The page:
Does, I'm skipping ahead here, but, but does the, the narrow win for Truman impact his decision not to run four years later?

Um, I don't think so. I think that he thought that a president should serve two terms and be done. So and you know, it's an interesting question and not one I, I've spent a lot of time thinking about 1952. I think he was old and tired, you know? I don't, I don't think that he, I don't think he really, really always enjoyed being president. I thought he, he, he was a public servant. And I think he thought it was his duty to do so. But a lot of times he called the White House the 'Great White Jail', because yeah, it was rough being president. It was so- He couldn't please everybody.

You certainly see parallels and impeachment headlines and Russian interference and the fights with Congress and so forth. But yet you still, at least for me, you read the book and you think, oh, compared to today, "Oh, how quaint." And I don't, I don't know if that's fair. Or it's just, it's, it's the time and that seems more immediate. But I mean, the direct question to you is, there are certainly parallels though.

Oh, of course, and some I expected and some I didn't. So I didn't. I knew there will be parallels, but I didn't expect there to be today, a surge in white nationalism the way we saw in 1948. Violence against African Americans, we, the way we saw in 1948. I didn't expect it to find that in 1948, both the Democrats and Republicans were very concerned that Moscow was going to try to interfere in our election. I'm actually I have it right in front of me. I'm going to read one sentence from the most surprising document that I found during my entire research in the in the Dewey papers. This is memorandum that says: "The United States of America is fair game for Moscow and has been for years. And as far as anyone is willing to see the year 1948 will be the year in which Soviet Russia will do everything in its power to influence the election here." That was surprising to me, that this was true of both the Democrats and the Republicans. The Democrats were fearful that Moscow was going to interfere and try to get the Republicans elected. The Republicans thought the same that Moscow was going to interfere and trying to get the Democrats elected. Of course, um, none of that, none of that ended up happening for many years until possibly 2016, depending on who you believe,

Right. And, and, but the, but did they take it seriously in the sense of, what were there then investigations as to if there was interference?

Yes. Only in so much is that Henry Wallace was such a controversial figure because he was the only person out there grandstanding saying that this new Cold War thing that everybody was talking about, was not Russia's fault. But it was the US, that it was the Truman administration that was leading the country toward World War Three. So the FBI began looking into the Wallace campaign big time and we have all that documentation.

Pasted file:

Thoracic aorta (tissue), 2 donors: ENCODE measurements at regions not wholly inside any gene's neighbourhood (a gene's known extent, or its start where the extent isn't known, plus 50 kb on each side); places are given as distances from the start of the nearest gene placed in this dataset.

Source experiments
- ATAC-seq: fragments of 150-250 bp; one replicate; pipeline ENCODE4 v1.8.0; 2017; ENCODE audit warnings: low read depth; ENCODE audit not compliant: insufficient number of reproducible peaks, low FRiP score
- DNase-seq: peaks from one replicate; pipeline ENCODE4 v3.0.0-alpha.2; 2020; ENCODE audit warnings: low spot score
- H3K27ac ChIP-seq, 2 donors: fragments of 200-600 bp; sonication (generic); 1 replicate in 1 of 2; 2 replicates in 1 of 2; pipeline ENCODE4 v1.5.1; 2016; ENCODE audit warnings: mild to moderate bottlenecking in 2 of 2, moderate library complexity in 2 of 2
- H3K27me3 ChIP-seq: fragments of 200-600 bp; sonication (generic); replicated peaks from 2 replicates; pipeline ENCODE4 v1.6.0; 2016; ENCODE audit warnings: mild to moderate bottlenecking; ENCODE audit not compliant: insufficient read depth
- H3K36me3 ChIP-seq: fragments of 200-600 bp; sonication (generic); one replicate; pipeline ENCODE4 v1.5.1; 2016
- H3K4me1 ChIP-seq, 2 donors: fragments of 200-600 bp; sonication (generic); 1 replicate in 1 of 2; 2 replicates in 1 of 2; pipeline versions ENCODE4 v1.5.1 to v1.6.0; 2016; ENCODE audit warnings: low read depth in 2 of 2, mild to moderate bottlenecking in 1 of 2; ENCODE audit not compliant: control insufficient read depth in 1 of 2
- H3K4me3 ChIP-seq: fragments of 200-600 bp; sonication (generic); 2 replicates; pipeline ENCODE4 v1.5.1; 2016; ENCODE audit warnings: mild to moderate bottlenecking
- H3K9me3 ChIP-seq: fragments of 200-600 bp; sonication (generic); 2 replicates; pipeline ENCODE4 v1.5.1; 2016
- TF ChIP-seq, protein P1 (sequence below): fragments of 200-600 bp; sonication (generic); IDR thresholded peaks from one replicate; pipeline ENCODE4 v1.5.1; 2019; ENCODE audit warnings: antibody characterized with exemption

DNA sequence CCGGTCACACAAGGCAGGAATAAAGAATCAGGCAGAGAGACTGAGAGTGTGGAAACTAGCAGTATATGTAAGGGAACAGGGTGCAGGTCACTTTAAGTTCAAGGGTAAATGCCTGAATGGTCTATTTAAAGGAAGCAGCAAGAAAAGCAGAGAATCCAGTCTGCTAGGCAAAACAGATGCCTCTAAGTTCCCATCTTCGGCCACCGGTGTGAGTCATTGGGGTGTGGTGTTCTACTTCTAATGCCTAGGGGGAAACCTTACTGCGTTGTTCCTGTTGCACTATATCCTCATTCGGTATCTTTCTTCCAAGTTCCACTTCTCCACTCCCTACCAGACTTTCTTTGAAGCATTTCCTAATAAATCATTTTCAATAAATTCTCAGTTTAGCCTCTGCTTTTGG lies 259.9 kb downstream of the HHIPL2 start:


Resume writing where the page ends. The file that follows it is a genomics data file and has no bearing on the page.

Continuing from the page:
So that brings us to the question that that becomes obvious at some point, if you're talking about a president, which is, is about legacy, so when does, does Truman really start to, to put his, his legacy, form the legacy that we know- And we're still learning, of course, as your book demonstrates, we're still learning about Truman. But, but the, here is a man who narrowly won in 1948, and in the top 10 List of presidents today, is, is on that list usually.

Well, that's, that's fascinating. And that's a whole other book, what, why that happened, because when he left office, you know, he was not popular at all. So why is it today that you have him usually ranked sixth or seventh all-time? And why is it today that you have Donald Trump quoting Truman? And at the same time, you have Nancy Pelosi, quoting Truman? Why is that? I think if this book answers one question, it's that, because during the 1948 election, what he accomplished with, through just pure effort and patriotism. What he accomplished was just, it was just fascinating. And I think that, that that story embodies his legacy more than anything. Now politically, one of the reasons he was so counted out in 1948 is because he really threw himself into the New Deal. Like he really aligned himself with FDR's legacy, what FDR had done, and liberal politics and by the time he came back from Europe, from the, the Potsdam Conference, he gives the speech in which he outlines his policy. This is my policy, and it was extraordinary, extraordinarily liberal to the left, and a lot of Americans were sick of that. And so, but that really, politically that is his legacy.

The name of the new book, "Dewey Defeats Truman: The 1948 Election and The Battle for America's soul". The book is published by Houghton Mifflin Harcourt. AJ Baime, I thank you very much for spending time with us. A great pleasure to have you on the program.

It's such a pleasure. Thank you.

Be well, thank you. Again the name of the book, "Dewey Defeats Truman". You're listening to The Roundtable on WAMC.